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The hypoxia-inducible factor (HIF) family of transcription factors is responsible for coordinating the cellular response to low oxygen levels in animals. By regulating the expression of a large array of target genes during hypoxia, these proteins also direct adaptive changes in the hematopoietic, cardiovascular, and respiratory systems. They also play roles in pathological processes, including tumorogenesis. In recent years, several oxygenases have been identified as key molecular oxygen sensors within the HIF system. The HIF hydroxylases regulate the stability and transcriptional activity of the HIF-alpha subunit by catalyzing hydroxylation of specific proline and asparaginyl residues, respectively. They require oxygen and 2-oxoglutarate (2OG) as co-substrates, and depend upon non-heme ferrous iron (Fe(II)) as a cofactor. This article summarizes current understanding of the biochemistry of the HIF hydroxylases, identifies targets for their pharmacological manipulation, and discusses their potential in the therapeutic manipulation of the HIF system.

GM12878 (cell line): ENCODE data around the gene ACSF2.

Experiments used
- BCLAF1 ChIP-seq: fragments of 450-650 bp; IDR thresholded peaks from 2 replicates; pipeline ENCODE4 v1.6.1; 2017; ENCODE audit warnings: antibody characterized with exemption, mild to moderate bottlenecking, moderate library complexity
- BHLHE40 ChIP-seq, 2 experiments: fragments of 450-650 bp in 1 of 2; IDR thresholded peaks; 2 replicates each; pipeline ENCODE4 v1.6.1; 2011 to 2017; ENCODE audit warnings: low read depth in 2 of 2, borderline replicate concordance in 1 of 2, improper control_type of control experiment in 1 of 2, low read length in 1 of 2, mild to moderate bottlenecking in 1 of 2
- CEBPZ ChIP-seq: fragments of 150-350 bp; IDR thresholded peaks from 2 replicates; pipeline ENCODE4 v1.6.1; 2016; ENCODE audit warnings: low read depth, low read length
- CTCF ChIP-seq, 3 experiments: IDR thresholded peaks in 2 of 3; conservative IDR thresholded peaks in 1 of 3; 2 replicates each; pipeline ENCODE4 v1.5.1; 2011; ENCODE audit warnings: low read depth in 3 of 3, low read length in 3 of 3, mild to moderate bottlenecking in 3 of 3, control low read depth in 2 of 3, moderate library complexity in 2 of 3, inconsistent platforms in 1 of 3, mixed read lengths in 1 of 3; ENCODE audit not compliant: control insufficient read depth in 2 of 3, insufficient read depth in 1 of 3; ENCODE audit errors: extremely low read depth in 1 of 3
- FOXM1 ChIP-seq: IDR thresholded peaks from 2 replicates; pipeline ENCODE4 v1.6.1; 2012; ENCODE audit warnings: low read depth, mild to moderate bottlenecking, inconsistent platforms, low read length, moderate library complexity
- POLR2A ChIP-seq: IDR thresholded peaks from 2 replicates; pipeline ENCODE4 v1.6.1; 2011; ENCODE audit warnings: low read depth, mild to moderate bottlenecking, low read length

Original publication




Journal article


Antioxid Redox Signal

Publication Date





481 - 501


Anemia, Animals, Brain Ischemia, Enzyme Inhibitors, Gastrointestinal Diseases, Humans, Hypertension, Pulmonary, Hypoxia-Inducible Factor 1, Iron, Iron Chelating Agents, Ketoglutaric Acids, Kidney Diseases, Mice, Myocardial Ischemia, N-substituted Glycines, Neoplasms, Oxalates, Oxygen, Procollagen-Proline Dioxygenase, Rats